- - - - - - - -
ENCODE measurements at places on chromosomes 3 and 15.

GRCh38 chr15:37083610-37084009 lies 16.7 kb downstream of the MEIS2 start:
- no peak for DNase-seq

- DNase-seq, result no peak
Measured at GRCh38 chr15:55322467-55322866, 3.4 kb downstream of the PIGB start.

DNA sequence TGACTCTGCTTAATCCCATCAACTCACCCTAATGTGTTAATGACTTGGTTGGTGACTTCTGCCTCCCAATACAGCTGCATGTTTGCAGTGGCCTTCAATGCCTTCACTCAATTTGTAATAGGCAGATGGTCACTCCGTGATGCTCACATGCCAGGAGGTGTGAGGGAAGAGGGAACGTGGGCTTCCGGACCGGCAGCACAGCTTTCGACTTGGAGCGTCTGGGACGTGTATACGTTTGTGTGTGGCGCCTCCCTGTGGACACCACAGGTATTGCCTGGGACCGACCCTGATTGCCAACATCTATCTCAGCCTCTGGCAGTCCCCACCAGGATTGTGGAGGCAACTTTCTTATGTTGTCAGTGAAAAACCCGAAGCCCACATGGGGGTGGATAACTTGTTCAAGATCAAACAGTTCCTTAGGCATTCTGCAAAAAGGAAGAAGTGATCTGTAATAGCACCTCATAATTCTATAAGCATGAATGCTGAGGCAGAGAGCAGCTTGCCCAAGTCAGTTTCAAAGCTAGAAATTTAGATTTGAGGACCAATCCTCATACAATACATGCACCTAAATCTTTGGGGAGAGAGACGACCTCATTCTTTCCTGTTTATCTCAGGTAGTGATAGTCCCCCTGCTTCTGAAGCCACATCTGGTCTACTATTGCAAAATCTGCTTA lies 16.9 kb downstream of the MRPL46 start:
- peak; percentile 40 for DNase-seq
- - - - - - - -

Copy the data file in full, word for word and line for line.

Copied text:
ENCODE measurements at places on chromosomes 3 and 15.

GRCh38 chr15:37083610-37084009 lies 16.7 kb downstream of the MEIS2 start:
- no peak for DNase-seq

- DNase-seq, result no peak
Measured at GRCh38 chr15:55322467-55322866, 3.4 kb downstream of the PIGB start.

DNA sequence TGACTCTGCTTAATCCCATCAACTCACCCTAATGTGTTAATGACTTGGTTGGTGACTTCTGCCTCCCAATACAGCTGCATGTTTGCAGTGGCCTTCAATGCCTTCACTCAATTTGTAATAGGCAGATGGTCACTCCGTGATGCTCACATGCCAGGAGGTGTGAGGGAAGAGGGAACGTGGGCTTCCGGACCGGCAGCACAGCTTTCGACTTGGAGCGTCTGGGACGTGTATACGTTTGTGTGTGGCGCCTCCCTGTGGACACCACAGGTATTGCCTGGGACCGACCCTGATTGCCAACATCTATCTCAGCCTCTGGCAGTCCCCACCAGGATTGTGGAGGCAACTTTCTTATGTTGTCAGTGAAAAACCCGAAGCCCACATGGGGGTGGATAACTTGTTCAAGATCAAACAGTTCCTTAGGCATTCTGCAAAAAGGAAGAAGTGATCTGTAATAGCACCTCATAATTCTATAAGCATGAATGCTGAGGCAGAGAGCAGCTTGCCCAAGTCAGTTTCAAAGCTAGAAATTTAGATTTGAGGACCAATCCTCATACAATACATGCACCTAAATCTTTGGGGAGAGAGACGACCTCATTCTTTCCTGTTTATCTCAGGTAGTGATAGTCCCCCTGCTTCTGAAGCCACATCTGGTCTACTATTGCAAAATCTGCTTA lies 16.9 kb downstream of the MRPL46 start:
- peak; percentile 40 for DNase-seq